On Mountaintop, there is a group of Lehigh researchers conducting research on fruit flies to better understand neurodegenerative diseases. The research is under the direction of Dr. Daniel Babcock and looks into neuron deterioration that contributes to Parkinson’s disease (Michael Ioannou/B&W Staff)

Lehigh researchers study neurodegenerative diseases through fruit flies

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To better understand neurodegenerative diseases, a group of Lehigh student researchers are conducting experiments on fruit flies in the Babcock Lab under the direction of Dr. Daniel Babcock. 

Central to their research is determining what makes specific neurons vulnerable and others resistant to neurological diseases to better understand treatments for these ailments. 

A central tenet of neurodegenerative diseases is neuron death and degeneration, however, before the point of death, these neurons degrade and deteriorate.

The beginning stages of neuron deterioration are what contribute to the early signs of Parkinson’s disease, a neurodegenerative disease characterized by a dopamine deficiency and degeneration of the basal ganglia. 

Babcock said that while people have been trying to cure neurodegenerative diseases, part of the reason why they have not been successful is because they are looking at the diseases once they have progressed too far.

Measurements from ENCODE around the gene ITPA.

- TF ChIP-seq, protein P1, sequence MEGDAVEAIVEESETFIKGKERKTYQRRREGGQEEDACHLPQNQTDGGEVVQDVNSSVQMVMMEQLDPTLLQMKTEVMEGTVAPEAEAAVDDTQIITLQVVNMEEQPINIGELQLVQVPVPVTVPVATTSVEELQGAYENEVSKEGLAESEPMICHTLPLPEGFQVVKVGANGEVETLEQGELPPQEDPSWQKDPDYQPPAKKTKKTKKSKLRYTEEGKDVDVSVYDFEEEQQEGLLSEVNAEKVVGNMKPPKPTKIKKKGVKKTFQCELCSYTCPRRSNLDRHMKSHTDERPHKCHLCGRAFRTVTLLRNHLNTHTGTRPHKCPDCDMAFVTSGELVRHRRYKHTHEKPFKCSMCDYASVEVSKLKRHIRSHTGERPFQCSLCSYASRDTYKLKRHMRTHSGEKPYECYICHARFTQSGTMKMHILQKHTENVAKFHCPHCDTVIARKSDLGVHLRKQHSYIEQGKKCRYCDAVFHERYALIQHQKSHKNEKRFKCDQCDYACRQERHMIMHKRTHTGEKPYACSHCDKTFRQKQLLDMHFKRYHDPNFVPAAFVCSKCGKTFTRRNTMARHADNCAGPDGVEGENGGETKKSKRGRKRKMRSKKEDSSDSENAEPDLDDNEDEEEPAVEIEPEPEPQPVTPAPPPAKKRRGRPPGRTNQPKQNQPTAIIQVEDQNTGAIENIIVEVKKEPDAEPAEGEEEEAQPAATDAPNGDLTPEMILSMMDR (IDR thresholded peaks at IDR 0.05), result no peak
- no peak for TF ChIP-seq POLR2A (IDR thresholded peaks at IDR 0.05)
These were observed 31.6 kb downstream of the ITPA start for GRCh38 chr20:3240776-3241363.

“Once we find those differences, the goal is to make those cells that are vulnerable more like the healthy ones,” Babcock said.

Through their research and testing of fruit flies, the lab is hoping to aid in the discovery of a cure for neurodegenerative diseases. 

“The end goal of our work is to gain an understanding of how neurons and synapses degenerate in these progressive diseases,” said Jessica Sidisky, a graduate student working in the lab. “We ultimately hope that our results will contribute to clinical applications and new treatments.”

The lab, which opened in the fall of 2016, is conducting their research by injecting neurons with different models to further their discovery. Babcock said the lab is using fruit flies because it is relatively easy to manipulate their nervous systems.

Aside from research on possible cures and treatments, the researchers are also trying to understand why certain neurons are affected in Parkinson’s versus other neurological diseases, such as ALS and Huntington’s. 

“We don’t know why certain cells die in a particular disease, but a different one dies in another,” Babcock said.

Lily Guggenheimer, ‘23, another member of the research team, said they are working with Drosophila to study dopamine clusters with information that they gather when they dissect brains. 

 “We are trying to correlate it and relate it to Parkinson’s disease and the degeneration of dopamine neurons,” Guggenheimer said. 

Guggenheimer said the lab’s efforts will aid in the understanding of neurodegenerative diseases through the acquisition of more information.

“I imagine it like a pipeline, the beginning is just exploratory stuff, and the end of it is the drug that cures Parkinson’s disease or the procedure that actually cures a patient,” Babcock said. “I think that where I fit in is towards the beginning of the pipeline.” 

Jacinta Davis, another graduate student working in the lab, said the team has made interesting discoveries involving narrowing down the locations of certain dopamine neurons in the brain. Davis said that fruit flies have thousands of neurons in their brains but they have been able to narrow down a couple of interest to study further. 

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